Small businesses to get rent help

Federal program would allow businesses paying less than $50,000 to get rent help from April through June

A new federal program providing rent relief for smaller business tenants will help, but it may leave some struggling merchants behind, say observers.

The initiative will provide forgivable loans to commercial property owners to cover 50 per cent of the rent payable by tenants experiencing financial hardship during April, May and June.

The loans will be forgiven if the mortgaged property owner agrees to reduce the small business tenants’ rent by at least 75 per cent for the three corresponding months under a rent forgiveness agreement, which will include a pledge not to evict the tenant while the arrangement is in place.

The small business tenant would cover the remainder, up to 25 per cent, of the rent.

Jordan Krulicki, a realtor with Red Deer’s Century 21 Advantage Commercial, has been watching developments on the Canada Emergency Commercial Rent Assistance program closely since it was first floated by Prime Minister Justin Trudeau last week.

“I think it does help certainly,” said Krulicki on Friday.

However, he questions some of the eligibility requirements, especially a condition that small businesses must have experienced at least a 70-per-cent drop in pre-COVID-19 revenues.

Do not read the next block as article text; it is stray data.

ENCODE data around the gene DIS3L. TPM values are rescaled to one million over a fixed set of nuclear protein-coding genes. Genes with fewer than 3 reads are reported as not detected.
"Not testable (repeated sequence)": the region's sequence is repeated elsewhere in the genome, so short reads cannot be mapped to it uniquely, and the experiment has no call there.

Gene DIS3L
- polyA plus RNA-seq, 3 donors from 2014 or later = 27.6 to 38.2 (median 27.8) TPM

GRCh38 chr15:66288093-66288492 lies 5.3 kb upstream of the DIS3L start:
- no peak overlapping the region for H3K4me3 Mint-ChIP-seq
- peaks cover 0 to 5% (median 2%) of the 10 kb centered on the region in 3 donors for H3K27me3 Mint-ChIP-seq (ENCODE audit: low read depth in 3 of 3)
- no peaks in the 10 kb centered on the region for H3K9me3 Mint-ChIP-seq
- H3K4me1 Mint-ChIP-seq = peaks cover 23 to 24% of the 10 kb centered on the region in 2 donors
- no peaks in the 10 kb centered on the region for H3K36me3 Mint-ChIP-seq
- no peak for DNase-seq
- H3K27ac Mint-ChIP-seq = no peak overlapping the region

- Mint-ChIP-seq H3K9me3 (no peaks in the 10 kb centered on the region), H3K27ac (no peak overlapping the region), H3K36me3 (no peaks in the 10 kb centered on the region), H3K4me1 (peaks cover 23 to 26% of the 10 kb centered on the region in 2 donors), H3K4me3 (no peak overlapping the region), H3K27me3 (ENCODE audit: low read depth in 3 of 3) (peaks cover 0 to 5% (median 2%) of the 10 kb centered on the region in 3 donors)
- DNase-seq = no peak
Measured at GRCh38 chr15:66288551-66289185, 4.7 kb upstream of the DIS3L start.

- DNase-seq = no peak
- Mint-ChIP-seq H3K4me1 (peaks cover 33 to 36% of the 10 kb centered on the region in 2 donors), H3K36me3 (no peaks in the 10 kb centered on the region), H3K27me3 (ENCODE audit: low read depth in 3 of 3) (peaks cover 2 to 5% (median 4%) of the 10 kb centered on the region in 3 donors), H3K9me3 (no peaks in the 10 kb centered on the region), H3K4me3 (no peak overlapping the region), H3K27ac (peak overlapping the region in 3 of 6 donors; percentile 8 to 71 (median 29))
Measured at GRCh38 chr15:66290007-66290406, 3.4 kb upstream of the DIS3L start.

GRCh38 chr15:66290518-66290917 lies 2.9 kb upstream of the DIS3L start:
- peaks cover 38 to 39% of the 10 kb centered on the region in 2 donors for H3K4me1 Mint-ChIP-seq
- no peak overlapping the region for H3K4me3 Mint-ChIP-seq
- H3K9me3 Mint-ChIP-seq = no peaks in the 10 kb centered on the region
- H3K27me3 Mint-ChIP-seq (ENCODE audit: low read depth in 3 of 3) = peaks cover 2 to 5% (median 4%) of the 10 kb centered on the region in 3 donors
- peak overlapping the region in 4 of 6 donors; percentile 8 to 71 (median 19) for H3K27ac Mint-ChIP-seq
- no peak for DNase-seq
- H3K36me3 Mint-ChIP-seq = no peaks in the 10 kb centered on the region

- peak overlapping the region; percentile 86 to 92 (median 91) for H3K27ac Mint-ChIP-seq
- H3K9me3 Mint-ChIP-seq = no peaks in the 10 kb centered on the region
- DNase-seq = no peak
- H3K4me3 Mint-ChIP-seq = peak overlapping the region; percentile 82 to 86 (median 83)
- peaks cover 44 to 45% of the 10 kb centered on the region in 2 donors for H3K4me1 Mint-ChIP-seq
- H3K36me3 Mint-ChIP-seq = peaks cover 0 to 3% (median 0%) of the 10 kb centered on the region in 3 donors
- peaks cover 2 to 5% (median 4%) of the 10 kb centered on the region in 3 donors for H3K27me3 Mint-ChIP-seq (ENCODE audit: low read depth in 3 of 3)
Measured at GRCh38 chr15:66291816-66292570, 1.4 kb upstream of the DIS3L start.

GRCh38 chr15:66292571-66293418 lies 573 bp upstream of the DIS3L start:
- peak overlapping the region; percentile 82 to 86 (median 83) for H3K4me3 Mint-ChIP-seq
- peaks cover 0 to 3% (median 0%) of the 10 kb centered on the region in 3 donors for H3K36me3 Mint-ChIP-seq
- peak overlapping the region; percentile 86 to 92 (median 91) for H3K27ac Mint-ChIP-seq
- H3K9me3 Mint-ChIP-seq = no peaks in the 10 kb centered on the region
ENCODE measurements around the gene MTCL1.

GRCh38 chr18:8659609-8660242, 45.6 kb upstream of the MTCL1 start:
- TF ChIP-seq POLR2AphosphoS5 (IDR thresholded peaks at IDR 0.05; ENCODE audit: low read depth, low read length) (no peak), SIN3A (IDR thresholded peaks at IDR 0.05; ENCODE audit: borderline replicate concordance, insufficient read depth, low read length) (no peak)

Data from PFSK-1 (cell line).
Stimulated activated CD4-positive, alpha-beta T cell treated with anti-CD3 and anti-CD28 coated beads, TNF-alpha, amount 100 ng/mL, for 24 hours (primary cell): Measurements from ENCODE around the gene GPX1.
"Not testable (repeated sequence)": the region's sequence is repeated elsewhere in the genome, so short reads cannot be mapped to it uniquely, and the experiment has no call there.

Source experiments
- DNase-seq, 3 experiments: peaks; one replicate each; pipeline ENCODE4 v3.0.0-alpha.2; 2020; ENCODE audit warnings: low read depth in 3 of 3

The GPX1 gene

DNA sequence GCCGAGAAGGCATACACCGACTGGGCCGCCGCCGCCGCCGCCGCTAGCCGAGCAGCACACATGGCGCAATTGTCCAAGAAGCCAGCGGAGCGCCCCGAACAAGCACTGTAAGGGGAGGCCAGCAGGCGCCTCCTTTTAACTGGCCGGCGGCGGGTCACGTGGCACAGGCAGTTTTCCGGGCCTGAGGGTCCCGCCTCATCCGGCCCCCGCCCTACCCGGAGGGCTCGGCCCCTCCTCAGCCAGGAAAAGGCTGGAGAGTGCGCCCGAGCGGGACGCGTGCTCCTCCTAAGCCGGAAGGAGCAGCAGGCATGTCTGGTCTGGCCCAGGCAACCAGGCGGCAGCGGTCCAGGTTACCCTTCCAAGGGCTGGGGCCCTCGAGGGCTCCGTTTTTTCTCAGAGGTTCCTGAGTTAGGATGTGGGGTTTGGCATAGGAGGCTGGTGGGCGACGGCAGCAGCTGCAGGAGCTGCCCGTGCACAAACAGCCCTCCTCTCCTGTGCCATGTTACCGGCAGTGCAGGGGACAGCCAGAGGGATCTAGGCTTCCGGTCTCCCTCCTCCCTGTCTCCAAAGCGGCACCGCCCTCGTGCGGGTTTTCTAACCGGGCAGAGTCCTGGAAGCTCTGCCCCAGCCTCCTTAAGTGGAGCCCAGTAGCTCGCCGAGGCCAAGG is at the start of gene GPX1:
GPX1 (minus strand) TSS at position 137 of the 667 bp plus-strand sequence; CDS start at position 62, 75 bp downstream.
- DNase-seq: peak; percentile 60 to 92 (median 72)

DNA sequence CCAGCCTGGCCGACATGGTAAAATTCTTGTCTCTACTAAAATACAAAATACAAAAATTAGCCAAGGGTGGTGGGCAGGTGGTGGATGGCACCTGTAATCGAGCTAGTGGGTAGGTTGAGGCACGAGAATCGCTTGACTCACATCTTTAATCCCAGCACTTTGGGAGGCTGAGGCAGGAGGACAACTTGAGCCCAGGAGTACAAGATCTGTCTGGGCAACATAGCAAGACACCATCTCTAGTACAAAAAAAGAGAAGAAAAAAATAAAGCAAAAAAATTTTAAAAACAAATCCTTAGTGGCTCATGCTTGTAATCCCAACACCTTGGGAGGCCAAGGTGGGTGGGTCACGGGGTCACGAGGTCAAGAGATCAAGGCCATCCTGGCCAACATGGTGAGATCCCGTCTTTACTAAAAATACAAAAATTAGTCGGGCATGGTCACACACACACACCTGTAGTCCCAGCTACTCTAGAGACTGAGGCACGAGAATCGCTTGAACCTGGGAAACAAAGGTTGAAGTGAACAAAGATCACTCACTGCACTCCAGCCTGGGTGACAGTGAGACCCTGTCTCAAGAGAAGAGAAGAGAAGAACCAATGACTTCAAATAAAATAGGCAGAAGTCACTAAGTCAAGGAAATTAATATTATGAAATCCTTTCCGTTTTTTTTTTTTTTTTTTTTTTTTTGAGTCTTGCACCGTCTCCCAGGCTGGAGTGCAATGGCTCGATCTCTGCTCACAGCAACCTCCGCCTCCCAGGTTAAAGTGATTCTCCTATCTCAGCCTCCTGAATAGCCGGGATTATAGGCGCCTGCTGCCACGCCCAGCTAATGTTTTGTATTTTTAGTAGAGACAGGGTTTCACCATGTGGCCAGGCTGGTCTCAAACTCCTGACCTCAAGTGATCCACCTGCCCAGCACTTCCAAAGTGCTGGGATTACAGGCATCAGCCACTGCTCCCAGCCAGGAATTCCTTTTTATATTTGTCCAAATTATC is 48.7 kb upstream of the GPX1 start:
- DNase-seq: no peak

“I think that’s way too high,” he said of the program, which is available to businesses that pay less then $50,000 in monthly rent.

Krulicki also questions the time line for the three-month program, which runs to the end of June.

“From what we’ve been hearing from our landlords, and our tenants, even, is they haven’t had too many calls for help quite yet,” he said.

“We anticipate in May, June and July that may be different. But for April, I would say 99 per cent of their rents were paid on time.

“I think the ripple effects after all this in July and August, as it goes on, I think we’ll see more impact then than right now.

“It would be awesome if they extend it a little bit.”

Other requirements, such as the condition that landlords must slash rents by 75 per cent, then apply to the program and await compensation, may deter some from taking advantage.

“I think it’s really landlord dependent,” he said. “I don’t really like that so much.”

He doubts, though, that requirement would be a deal breaker for most landlords.

The Canadian Federation of Independent Business applauded many elements of the new program, but shared many of Krulicki’s reservations.

The federation is concerned the program may be overly complicated and too reliant on landlords to administer, the group’s executive vice-president, Laura Jones, said in a statement.

Landlords might not bother with the program if it means absorbing some losses, even if their tenants badly need the help, the federation said.

In addition, the threshold of 70 per cent in lost revenue might disqualify hard-hit businesses from getting help.

“This is welcome news, but many business owners with dramatic revenue losses will not qualify for the program,” Jones said.

— With files from The Canadian Press

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